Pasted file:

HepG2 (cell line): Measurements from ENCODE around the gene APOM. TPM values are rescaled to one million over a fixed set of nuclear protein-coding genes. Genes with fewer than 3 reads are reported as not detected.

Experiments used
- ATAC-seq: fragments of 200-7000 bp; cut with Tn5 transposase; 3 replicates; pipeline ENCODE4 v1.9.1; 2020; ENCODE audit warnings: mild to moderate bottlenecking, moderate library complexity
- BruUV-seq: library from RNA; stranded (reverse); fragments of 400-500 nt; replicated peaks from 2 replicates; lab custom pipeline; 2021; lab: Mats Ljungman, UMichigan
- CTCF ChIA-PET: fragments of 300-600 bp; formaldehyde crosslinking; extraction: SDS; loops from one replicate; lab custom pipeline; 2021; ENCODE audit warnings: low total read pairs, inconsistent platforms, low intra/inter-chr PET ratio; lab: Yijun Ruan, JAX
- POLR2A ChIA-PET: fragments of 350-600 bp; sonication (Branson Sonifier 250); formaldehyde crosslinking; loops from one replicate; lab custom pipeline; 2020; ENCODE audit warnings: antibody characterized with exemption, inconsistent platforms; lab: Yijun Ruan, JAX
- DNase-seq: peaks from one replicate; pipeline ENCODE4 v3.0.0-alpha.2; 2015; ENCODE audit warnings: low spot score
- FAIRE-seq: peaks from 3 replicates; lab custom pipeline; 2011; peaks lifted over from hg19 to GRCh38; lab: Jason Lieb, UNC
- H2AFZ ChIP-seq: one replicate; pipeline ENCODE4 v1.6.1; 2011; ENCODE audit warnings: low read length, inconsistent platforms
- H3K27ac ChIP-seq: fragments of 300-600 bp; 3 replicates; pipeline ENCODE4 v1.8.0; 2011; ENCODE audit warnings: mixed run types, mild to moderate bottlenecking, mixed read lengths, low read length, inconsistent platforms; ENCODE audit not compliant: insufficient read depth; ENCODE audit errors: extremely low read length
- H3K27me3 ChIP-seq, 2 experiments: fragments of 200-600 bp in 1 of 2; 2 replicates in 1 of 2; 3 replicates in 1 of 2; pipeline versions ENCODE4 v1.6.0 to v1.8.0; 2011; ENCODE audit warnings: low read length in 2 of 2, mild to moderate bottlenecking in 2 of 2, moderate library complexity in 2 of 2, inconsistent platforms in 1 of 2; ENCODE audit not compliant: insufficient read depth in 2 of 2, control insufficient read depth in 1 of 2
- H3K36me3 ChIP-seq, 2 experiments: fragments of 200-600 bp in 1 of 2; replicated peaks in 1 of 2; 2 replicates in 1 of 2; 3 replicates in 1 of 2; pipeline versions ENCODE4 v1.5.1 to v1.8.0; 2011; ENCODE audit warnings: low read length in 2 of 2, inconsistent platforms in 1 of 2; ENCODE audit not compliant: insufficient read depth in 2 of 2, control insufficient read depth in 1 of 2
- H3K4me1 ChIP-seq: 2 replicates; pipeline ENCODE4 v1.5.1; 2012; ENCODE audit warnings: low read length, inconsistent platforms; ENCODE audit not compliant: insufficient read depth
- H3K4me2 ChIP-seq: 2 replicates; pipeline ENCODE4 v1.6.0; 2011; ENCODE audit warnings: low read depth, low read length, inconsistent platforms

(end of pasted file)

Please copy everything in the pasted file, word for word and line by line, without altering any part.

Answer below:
HepG2 (cell line): Measurements from ENCODE around the gene APOM. TPM values are rescaled to one million over a fixed set of nuclear protein-coding genes. Genes with fewer than 3 reads are reported as not detected.

Experiments used
- ATAC-seq: fragments of 200-7000 bp; cut with Tn5 transposase; 3 replicates; pipeline ENCODE4 v1.9.1; 2020; ENCODE audit warnings: mild to moderate bottlenecking, moderate library complexity
- BruUV-seq: library from RNA; stranded (reverse); fragments of 400-500 nt; replicated peaks from 2 replicates; lab custom pipeline; 2021; lab: Mats Ljungman, UMichigan
- CTCF ChIA-PET: fragments of 300-600 bp; formaldehyde crosslinking; extraction: SDS; loops from one replicate; lab custom pipeline; 2021; ENCODE audit warnings: low total read pairs, inconsistent platforms, low intra/inter-chr PET ratio; lab: Yijun Ruan, JAX
- POLR2A ChIA-PET: fragments of 350-600 bp; sonication (Branson Sonifier 250); formaldehyde crosslinking; loops from one replicate; lab custom pipeline; 2020; ENCODE audit warnings: antibody characterized with exemption, inconsistent platforms; lab: Yijun Ruan, JAX
- DNase-seq: peaks from one replicate; pipeline ENCODE4 v3.0.0-alpha.2; 2015; ENCODE audit warnings: low spot score
- FAIRE-seq: peaks from 3 replicates; lab custom pipeline; 2011; peaks lifted over from hg19 to GRCh38; lab: Jason Lieb, UNC
- H2AFZ ChIP-seq: one replicate; pipeline ENCODE4 v1.6.1; 2011; ENCODE audit warnings: low read length, inconsistent platforms
- H3K27ac ChIP-seq: fragments of 300-600 bp; 3 replicates; pipeline ENCODE4 v1.8.0; 2011; ENCODE audit warnings: mixed run types, mild to moderate bottlenecking, mixed read lengths, low read length, inconsistent platforms; ENCODE audit not compliant: insufficient read depth; ENCODE audit errors: extremely low read length
- H3K27me3 ChIP-seq, 2 experiments: fragments of 200-600 bp in 1 of 2; 2 replicates in 1 of 2; 3 replicates in 1 of 2; pipeline versions ENCODE4 v1.6.0 to v1.8.0; 2011; ENCODE audit warnings: low read length in 2 of 2, mild to moderate bottlenecking in 2 of 2, moderate library complexity in 2 of 2, inconsistent platforms in 1 of 2; ENCODE audit not compliant: insufficient read depth in 2 of 2, control insufficient read depth in 1 of 2
- H3K36me3 ChIP-seq, 2 experiments: fragments of 200-600 bp in 1 of 2; replicated peaks in 1 of 2; 2 replicates in 1 of 2; 3 replicates in 1 of 2; pipeline versions ENCODE4 v1.5.1 to v1.8.0; 2011; ENCODE audit warnings: low read length in 2 of 2, inconsistent platforms in 1 of 2; ENCODE audit not compliant: insufficient read depth in 2 of 2, control insufficient read depth in 1 of 2
- H3K4me1 ChIP-seq: 2 replicates; pipeline ENCODE4 v1.5.1; 2012; ENCODE audit warnings: low read length, inconsistent platforms; ENCODE audit not compliant: insufficient read depth
- H3K4me2 ChIP-seq: 2 replicates; pipeline ENCODE4 v1.6.0; 2011; ENCODE audit warnings: low read depth, low read length, inconsistent platforms